‘CRUDE WORDS’: Creating an anthology of contemporary Venezuelan writing

Crude Words: Contemporary Writing from Venezuela, edited by Montague Kobbé, Katie Brown and Tim Girven (Ragpicker Press, 2016)

By Katie Brown, with an introduction by Rebecca DeWald

“Venezuelan literature?” you say? For many readers, Venezuela has not even been on a literary map of Latin America, let alone World Literature. For a simple reason: barely any of the country’s fiction and literary non-fiction has been translated into English up until now.  No surprise then that the first ever anthology in English spans about 500 pages (though the font is reader-friendly, many stories quite short).

Although Katie Brown mentions in her editor’s introduction below that readers will be faced with stories about the difficult and often violent nature of life in Venezuela, the first few sections (‘The Art of Love: Sex, Porn & Conflict’, ‘Travels & Exile’ and even ‘Death & Transfiguration’) struck me as being full of life, lust, humour and the will to make the best of one’s situation. The anthology opens with sex: In ‘Corny or Porny’ (translated by Joanna Josefina Thomas), Gustavo Valle muses on the sentimentality of Venezuelans, resulting in a failed national pornography industry: “Venezuela clings with its last breath to non-explicit eroticism, a phenomenon attributable to the fact that we are a village of true romantics.” “Life is sweeter when it’s imprecise,” the opening line of ‘Corny or Porny’, is also the succinct summary of ‘Passion’ by Gisela Kozak (translated by Montague Kobbé) an erotic encounter of two ex-lovers, which makes the perfect companion piece to exemplify Valle’s assumption about the way in which Venezuelans love.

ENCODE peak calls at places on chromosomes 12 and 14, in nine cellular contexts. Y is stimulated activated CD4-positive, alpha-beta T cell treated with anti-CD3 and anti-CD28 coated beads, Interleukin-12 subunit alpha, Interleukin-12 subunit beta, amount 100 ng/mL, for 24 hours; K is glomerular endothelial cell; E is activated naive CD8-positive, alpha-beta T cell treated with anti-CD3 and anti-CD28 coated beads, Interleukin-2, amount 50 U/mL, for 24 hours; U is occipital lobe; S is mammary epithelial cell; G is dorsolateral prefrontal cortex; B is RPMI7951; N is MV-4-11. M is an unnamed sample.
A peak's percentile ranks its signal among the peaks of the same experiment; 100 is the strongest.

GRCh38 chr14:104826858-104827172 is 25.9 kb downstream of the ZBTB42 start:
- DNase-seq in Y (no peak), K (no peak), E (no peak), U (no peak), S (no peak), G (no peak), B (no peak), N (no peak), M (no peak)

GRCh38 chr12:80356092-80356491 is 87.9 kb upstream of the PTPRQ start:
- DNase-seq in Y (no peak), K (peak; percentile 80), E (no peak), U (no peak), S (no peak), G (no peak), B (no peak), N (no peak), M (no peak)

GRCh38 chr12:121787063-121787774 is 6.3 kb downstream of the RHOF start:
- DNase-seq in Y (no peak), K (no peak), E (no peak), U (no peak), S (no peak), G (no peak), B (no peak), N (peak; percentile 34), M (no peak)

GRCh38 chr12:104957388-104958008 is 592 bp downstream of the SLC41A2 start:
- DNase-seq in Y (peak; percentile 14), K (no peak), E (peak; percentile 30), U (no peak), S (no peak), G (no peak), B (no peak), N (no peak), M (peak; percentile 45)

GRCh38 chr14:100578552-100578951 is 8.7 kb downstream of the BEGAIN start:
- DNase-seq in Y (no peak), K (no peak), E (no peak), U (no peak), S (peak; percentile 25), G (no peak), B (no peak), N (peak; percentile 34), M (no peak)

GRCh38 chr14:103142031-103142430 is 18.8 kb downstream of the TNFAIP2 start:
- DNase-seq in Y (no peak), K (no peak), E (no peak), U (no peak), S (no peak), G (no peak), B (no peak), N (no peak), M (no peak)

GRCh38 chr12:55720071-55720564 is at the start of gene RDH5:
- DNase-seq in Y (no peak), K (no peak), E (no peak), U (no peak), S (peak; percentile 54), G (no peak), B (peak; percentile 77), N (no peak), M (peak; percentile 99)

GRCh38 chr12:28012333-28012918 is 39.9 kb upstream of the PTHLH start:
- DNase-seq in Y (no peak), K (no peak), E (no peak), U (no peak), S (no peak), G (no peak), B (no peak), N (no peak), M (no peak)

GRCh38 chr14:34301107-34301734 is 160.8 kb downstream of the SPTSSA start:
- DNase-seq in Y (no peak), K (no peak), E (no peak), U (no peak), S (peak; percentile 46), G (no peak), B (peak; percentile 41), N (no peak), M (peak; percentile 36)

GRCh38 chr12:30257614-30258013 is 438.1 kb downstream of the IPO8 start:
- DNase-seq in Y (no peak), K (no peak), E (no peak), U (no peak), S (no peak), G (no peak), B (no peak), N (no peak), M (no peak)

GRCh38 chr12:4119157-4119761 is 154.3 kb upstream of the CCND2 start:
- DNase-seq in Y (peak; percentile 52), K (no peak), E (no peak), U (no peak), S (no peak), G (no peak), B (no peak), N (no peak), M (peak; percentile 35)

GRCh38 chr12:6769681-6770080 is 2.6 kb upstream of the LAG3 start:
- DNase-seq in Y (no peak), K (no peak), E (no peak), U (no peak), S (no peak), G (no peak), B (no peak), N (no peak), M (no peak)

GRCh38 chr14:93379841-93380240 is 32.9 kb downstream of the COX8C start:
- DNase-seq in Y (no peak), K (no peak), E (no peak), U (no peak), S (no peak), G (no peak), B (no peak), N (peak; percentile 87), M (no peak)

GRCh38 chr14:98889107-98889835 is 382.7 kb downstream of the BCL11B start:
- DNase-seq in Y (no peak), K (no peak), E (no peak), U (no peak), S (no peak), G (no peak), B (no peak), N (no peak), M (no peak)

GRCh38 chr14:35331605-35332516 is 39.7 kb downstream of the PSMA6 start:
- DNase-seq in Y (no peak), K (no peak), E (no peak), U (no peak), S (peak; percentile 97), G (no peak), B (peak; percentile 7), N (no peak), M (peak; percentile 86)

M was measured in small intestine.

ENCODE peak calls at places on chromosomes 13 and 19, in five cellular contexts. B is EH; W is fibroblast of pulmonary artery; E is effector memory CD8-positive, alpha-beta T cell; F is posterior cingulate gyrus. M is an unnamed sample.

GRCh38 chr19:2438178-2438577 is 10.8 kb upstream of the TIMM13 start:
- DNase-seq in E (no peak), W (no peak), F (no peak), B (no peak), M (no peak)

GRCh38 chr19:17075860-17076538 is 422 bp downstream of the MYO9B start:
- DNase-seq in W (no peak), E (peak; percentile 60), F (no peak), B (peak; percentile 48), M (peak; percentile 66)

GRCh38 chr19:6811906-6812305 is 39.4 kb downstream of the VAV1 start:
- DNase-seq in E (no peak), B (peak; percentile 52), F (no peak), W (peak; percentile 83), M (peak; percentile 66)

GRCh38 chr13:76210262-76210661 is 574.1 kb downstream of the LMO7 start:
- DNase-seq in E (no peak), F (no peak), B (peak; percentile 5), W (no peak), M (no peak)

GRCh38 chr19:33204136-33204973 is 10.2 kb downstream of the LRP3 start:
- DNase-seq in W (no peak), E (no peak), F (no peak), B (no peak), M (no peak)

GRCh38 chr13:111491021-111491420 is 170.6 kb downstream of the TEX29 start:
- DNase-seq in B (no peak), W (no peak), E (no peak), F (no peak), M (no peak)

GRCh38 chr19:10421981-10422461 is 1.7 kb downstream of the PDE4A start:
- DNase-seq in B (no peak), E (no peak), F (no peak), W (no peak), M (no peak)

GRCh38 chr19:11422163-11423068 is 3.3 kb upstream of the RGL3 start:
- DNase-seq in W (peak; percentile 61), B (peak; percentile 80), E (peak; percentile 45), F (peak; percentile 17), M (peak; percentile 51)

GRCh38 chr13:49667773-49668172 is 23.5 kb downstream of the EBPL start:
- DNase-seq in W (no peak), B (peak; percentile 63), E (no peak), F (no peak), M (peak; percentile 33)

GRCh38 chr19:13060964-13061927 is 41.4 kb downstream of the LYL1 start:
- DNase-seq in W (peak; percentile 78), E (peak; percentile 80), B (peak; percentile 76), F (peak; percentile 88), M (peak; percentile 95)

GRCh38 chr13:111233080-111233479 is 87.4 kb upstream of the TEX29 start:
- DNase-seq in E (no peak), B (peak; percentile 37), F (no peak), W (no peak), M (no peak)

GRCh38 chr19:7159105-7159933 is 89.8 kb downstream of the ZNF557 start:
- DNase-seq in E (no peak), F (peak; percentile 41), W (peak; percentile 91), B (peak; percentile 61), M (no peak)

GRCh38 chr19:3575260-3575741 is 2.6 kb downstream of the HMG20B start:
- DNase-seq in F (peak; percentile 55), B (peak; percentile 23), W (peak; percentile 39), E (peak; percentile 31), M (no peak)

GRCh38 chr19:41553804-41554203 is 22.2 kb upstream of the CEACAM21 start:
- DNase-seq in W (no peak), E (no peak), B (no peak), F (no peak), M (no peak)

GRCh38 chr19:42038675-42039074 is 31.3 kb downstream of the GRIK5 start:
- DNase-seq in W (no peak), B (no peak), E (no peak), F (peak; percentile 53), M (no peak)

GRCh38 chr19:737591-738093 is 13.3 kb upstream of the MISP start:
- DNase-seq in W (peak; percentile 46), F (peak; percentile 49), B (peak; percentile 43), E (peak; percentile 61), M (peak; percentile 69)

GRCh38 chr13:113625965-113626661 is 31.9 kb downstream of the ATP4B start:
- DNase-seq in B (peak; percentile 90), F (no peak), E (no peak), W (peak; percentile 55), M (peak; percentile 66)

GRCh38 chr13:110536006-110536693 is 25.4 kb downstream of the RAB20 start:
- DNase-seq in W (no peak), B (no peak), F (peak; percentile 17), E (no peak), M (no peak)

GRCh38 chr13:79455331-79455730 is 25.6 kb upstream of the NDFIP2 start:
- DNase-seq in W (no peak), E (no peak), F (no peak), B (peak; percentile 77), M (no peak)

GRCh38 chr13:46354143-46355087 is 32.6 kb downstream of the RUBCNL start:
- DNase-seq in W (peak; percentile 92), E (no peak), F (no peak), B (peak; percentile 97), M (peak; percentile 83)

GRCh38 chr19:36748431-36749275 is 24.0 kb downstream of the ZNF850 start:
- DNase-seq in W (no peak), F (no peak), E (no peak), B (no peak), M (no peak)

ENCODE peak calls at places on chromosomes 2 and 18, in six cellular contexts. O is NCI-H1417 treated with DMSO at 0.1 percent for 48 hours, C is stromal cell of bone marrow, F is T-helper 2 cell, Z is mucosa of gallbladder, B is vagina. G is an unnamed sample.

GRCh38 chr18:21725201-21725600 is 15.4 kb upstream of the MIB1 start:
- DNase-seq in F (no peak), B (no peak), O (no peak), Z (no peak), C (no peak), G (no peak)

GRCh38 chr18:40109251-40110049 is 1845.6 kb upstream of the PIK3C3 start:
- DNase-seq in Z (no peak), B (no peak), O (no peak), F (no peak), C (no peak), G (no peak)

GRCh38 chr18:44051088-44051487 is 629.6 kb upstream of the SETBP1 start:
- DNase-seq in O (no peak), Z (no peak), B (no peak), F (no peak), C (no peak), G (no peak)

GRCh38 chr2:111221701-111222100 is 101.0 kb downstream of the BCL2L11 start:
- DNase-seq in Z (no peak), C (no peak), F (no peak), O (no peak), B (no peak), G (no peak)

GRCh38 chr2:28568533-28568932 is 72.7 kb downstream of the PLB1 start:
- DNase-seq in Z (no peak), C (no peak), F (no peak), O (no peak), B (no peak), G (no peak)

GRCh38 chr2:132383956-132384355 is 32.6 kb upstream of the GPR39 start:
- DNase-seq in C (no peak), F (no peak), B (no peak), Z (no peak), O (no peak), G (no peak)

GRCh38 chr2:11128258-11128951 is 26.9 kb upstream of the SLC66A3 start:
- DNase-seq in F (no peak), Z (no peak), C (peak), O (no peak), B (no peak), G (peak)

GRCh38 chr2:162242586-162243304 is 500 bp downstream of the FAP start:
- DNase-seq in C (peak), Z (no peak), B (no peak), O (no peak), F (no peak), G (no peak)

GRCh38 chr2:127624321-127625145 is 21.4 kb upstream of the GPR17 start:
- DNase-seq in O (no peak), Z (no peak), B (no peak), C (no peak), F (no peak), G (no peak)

Sex, life, death, economics and literature are often interlinked: In ‘Literary Solutions to the Death of My Mother-in-Law’, Slavko Zupcic’s narrator (in Katie Brown’s translation) is faced with the death of his mother-in-law and the economic difficulties that arise from it. In order to get by, he acts the priest at funerals to pay for the undertaker’s bill. This gig – and an acute priest shortage – leads to the unordained priest being hired for weddings. The story is interspersed with him trying to sell the dead woman’s silverware, golden watch and fur coat in typical Gumtree-esque online exchanges. At the end, we’re wondering whether this is the account of ingenuity in hard times, or a literary mind experiment.